TSA publishes its research report into off-the-road tyres, conveyors, and tracks

After more than two years of industry-led research and consultation, Tyre Stewardship Australia has published its report into the use, recovery, and recycling of Australia’s off-the-road tyres, conveyors, and tracks (OTR rubber products). 

OTR rubber products are critical for the Australian economy. Up to 245,000 tonnes are used and become waste each year, with around 80% of this coming from the mining sector and 10% from agriculture. Regrettably, the vast majority is buried on site, stockpiled, or sent to landfill. But used rubber products are a valuable resource, and finding a new life for them offers many environmental, social, and economic benefits, particularly in regional and remote Australia. The Report was funded by the Australian Government’s National Product Stewardship Investment Fund and TSA, which provides a pathway forward for Australia to realise the benefits of OTR tyre, conveyor and track resource recovery, particularly in regional, rural and remote areas.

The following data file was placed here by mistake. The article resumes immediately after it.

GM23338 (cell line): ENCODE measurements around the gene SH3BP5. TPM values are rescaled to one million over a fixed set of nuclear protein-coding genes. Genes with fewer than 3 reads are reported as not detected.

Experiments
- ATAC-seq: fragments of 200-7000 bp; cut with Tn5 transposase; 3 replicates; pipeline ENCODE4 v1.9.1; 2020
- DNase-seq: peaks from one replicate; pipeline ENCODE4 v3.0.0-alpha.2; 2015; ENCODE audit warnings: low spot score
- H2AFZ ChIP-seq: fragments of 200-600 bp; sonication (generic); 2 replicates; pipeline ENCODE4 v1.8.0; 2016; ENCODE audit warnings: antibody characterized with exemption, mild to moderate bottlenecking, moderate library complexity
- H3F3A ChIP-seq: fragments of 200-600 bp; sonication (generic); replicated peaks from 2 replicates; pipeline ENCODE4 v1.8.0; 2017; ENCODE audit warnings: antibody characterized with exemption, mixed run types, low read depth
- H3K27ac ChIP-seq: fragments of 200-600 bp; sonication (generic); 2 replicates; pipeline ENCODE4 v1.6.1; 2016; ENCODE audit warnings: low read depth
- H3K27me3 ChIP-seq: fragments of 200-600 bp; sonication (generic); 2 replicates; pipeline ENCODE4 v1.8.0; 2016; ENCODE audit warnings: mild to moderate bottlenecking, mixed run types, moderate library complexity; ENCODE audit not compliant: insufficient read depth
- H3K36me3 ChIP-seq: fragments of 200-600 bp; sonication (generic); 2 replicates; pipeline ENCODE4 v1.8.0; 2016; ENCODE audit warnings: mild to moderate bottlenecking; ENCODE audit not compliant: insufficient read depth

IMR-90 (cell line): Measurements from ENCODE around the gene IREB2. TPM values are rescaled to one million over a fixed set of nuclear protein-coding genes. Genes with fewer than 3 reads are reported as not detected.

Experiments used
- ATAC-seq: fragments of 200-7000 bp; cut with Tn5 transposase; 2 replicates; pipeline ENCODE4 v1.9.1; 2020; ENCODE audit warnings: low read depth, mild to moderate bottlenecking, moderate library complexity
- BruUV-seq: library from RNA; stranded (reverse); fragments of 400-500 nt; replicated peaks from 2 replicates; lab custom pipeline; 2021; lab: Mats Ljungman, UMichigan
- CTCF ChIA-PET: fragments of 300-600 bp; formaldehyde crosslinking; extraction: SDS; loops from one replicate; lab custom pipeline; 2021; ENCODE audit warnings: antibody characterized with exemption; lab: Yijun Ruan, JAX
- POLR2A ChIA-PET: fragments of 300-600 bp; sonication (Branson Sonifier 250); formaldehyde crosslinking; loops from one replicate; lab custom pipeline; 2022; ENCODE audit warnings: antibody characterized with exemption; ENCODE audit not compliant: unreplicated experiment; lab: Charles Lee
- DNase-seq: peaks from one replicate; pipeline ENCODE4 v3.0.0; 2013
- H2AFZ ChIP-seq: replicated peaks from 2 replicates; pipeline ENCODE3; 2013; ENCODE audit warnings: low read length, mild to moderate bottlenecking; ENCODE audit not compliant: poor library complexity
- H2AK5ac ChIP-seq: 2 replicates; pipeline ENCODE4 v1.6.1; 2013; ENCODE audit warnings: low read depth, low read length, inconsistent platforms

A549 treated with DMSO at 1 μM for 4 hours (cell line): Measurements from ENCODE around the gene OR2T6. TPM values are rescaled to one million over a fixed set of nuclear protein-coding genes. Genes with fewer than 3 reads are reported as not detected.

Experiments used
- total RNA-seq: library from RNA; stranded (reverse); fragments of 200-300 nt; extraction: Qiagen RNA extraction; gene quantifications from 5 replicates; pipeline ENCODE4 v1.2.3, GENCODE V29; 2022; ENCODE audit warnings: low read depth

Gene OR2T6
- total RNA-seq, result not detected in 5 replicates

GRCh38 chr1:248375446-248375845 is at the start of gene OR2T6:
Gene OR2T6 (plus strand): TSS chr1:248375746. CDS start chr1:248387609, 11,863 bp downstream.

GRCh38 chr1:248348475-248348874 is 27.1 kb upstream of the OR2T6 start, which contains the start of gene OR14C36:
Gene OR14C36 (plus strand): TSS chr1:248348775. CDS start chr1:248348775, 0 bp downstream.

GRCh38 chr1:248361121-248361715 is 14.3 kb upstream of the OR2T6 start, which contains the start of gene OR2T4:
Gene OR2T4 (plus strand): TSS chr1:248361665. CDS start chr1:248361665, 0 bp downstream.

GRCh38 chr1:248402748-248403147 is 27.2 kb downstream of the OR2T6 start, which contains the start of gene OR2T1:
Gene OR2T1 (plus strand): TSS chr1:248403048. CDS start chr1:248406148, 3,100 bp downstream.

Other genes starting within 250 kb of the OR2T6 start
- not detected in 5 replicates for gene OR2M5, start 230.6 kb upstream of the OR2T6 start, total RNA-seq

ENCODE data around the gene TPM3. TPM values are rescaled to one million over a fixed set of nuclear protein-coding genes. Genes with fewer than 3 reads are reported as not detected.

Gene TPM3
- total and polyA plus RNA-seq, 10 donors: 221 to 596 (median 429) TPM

Australia's options for recovering resources from OTR rubber products are not going to get any clearer or easier. This report provides the evidence. It's time to accept that evidence, think about the future we want, and act on the choices we can make today.

The Report was funded by the Australian Government’s National Product Stewardship Investment Fund and TSA, which provides a pathway forward for Australia to realise the benefits of OTR tyre, conveyor and track resource recovery, particularly in regional, rural and remote areas.